Hong Kong (CNN) – In 1997, restaurateur Danny Yip returned to Hong Kong from Australia.
Having worked in the food and beverage industry since the 1980s, he vowed never to open another restaurant again.
“It was extremely exhausting,” he recalls in an interview with CNN Travel.
Instead, upon returning to his hometown, he founded a successful internet business.
It didn’t take long for him to break his vow.
It ended up being a smart move – today the president is widely regarded as the epitome of modern Chinese restaurants.
First Chinese restaurant to win No. 1
“It’s a simple restaurant – no frills, no gimmicks, just brilliant Cantonese cuisine focused on ingredients,” says William Drew, content director for the world’s 50 best restaurants, which organizes the awards.
Maybe part of its success is because diners reevaluate what is most important and conclude that unattractive destinations that are truly dedicated to finding the best ingredients and creating imaginative and delicious dishes should be very. appreciated. “
An obvious example of this is the President’s “Camphor Wood Smoked 7 Spiced Goose”, which took months to develop – and it’s not even on the menu. Customers need to pre-order it.
The president’s famous dish “Smoked Goose in Camphor Wood with 7 Spices” takes three days to prepare.
First, the goose is marinated in the juice of chicken, duck, pigeon and goose for two days. Then it is steamed over low heat for eight hours.
Finally, it is smoked over a soft camphor wood fire, with a chef having to change the wood halfway through the process.
Three days of work results in tender, moist slices of goose meat and extremely intense flavors that do not require any accompaniment.
“The President stands out for his consistency over the years, but at the same time he has never stopped. He doesn’t try to be something that he isn’t, but the culinary team explores without stops new ingredients and creates new dishes, ”adds A Drawn.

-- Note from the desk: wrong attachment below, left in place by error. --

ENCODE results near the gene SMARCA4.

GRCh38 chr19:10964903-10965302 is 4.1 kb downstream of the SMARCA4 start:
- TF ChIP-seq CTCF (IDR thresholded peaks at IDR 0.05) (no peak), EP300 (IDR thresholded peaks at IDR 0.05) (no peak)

For Yip, winning first place is a victory for Chinese cuisine in general.
“Being a Chinese restaurant was a special time not only for us, but it means everything to anyone who works in Chinese restaurants,” he says.
“Many young chefs will not consider Chinese cuisine when they first join the industry. Internationally, there are many cuisines that have ranked higher than the Chinese – French, Japanese, even Scandinavian and Southern. -American. Many doubted China, wondering if there was any energy left for this old kitchen. “
The world’s complicated relationship with Chinese cuisine
The president came in second last year. It was also the only Chinese restaurant to make the 2019 World’s 50 Best Restaurants list, ranking 41st. (The 2020 edition of the World’s 50 Best Restaurant Awards has been canceled due to the pandemic.)
Fresh and steamed flowering crab from the chair.
Courtesy of the President
When it comes to the Michelin Guide, it is also rare to see Chinese restaurants to be applauded outside of Asia.
In 2009, when the first edition of the Michelin Guide in Hong Kong and Macau was published, Lung King Heen became the first Chinese restaurant to earn three stars in the 109-year history of the French guide.
Today, five of the ten three-star restaurants in the 2021 guide are Chinese.
So why is it rare for Chinese restaurants – despite their worldwide popularity and long history – to achieve international recognition, compared to cuisines like French or Japanese?
London restaurant A. Wong has two Michelin stars.
Murray Wilson / A Wong
Andrew Wong, chef-owner of Restaurant A. Wong, offers a possible explanation.
“During the Cultural Revolution, imperial leaders emigrated to England, the United States, Canada and other parts of Europe. This is important because it has held back the growth of Chinese cuisine globally, ”explains the chef, who studied anthropology before taking over. the Chinese restaurant that his grandparents founded in London.
“These chefs have traveled, used their techniques and successfully integrated them into other cultures. They have made Chinese cuisine one of the most popular cuisines in the world.
“However, because we enjoy such a long history of interpreting and reinterpreting our cuisine in international cities, some things have been lost somewhere along the lines. Communication on technique, craftsmanship, dedication, sourcing and obsession with ingredients has been lost within Chinese Gastronomy. “
However, things have improved for Chinese cuisine over the past decade.